Airlines (Power Generators): this is a competitive business, where power producers (like airlines) compete to serve customers. They buy the equipment (plans or power plants) at their risk and the price is set by the open market. The price they charge is shaped by the downward pressure of competition.
Airport (Distribution and Transmission System): all airlines use common carrier facilities like airports, just like generators use common wires systems to distribute and transmit power across the province. Just like you wouldn’t want separate airports built for each airline, you wouldn’t want a new set of transmission lines built for each power generator.
Airport Authority (the Alberta Electric Systems Operator): All of the above is facilitated by the airport authority (AESO) which plans expansion of the airport (expansion of the transmission system) and tells planes when they can fly (dispatches generators produce power). If the airport needs to expand, the fees incurred are flowed through to consumers in their ticket costs, just as distribution and transmission fees are on your utility bill.
Travel Agent (Energy Retailers): travel agents sell goods (flights or energy) to consumers and often bundle their offerings together with hotels or rental cars (green energy or other services) to entice consumers to buy.
In a competitive market, the investor bears the risk of its investment. If the airline does not provide good service, no one will fly with them, its profits are likely to take a hit, and, eventually it will go out of business.
In a regulated market, consumers bear the risk of the investment. If the airline does not provide good service, the airline can still charge consumers for the bad service, and they stay in business. The consumer has no choice.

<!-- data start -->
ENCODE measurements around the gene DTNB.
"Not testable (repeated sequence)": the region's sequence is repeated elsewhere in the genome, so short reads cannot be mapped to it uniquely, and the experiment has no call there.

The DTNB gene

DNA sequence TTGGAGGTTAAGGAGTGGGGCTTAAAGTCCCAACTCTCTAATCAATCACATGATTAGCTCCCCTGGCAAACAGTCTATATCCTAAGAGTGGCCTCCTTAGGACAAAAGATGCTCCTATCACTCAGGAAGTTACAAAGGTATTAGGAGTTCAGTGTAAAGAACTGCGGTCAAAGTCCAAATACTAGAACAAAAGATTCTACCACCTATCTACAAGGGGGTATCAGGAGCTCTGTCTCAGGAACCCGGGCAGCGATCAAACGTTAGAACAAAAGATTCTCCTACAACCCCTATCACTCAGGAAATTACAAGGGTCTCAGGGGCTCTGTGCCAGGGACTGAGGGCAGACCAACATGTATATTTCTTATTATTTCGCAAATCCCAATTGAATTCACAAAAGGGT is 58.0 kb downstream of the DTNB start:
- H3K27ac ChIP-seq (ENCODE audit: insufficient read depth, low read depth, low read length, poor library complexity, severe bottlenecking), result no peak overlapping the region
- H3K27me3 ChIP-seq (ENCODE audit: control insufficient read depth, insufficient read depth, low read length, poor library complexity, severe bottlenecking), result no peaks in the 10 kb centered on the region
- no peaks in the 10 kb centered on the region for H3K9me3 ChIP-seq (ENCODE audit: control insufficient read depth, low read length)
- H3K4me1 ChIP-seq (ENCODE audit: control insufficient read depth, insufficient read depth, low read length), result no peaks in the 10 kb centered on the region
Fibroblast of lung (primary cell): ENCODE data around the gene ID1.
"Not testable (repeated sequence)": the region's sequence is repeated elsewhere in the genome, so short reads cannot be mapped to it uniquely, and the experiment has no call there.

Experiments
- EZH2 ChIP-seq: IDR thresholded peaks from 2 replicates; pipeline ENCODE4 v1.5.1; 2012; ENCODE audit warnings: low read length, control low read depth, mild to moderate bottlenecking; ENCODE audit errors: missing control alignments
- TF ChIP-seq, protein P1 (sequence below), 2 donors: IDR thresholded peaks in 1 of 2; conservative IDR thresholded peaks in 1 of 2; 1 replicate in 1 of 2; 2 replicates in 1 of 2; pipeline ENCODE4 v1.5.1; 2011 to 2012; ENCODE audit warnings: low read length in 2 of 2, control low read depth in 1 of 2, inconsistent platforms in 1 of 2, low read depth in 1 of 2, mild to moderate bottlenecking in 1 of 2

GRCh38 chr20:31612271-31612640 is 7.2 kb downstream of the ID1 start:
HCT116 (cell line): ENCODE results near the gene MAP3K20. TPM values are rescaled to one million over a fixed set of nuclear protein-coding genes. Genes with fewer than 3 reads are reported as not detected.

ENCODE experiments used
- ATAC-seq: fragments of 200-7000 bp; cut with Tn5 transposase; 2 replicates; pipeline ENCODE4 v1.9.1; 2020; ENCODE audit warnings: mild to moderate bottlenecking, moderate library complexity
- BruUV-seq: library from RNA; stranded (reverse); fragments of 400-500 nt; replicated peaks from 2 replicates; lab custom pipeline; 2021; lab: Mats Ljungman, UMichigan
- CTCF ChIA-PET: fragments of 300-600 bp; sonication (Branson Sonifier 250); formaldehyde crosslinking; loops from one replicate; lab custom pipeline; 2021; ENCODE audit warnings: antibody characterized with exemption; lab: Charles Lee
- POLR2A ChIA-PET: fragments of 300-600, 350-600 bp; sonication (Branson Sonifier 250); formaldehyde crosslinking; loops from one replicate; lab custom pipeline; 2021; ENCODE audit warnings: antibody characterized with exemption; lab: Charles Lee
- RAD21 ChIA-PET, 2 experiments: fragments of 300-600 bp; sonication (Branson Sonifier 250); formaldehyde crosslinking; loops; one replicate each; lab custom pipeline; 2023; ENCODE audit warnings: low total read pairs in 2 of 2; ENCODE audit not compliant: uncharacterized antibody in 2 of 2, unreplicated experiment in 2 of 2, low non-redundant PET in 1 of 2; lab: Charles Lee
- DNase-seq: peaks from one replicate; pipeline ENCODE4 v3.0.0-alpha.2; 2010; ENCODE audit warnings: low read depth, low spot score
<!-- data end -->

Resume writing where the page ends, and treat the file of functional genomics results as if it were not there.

“If a generator bears the risk of investment, you can bet that the generator will be operating in the most efficient way possible,” said Bahry. “And the competitive pressure in a deregulated market means the efficiencies are passed on to consumers.”
At the time of de-regulation, Alberta was growing, which meant power demand was increasing. About $20 billion was subsequently invested over the last 20 years by the private sector in building a fleet of generation facilities to meet this demand.
This is unlike other provinces who financed the building of generation plants, which added the cost to the provincial debt and where consumers saw rates ‘pancake’ as each new plant’s costs were added to consumers’ bills. In Alberta, oversupply has meant that prices have come down.
“Alberta’s open market has attracted sufficient supply to meet one of the fastest growing demands for power in North America,” said Bahry. “If you look at other areas of the province such as roads, healthcare, and education, we are behind, we are playing catch up. This was largely because of the flexibility of the deregulated market, which allowed generators to build facilities across the province.”
Moving to an Open Market – The PPAs
Before deregulation there were three power utilities, TransAlta, ATCO, and Edmonton Power (now Capital Power). At the time, the government needed to mitigate the market power that each of these companies had, but the government didn’t want to force these companies to divest their generation assets.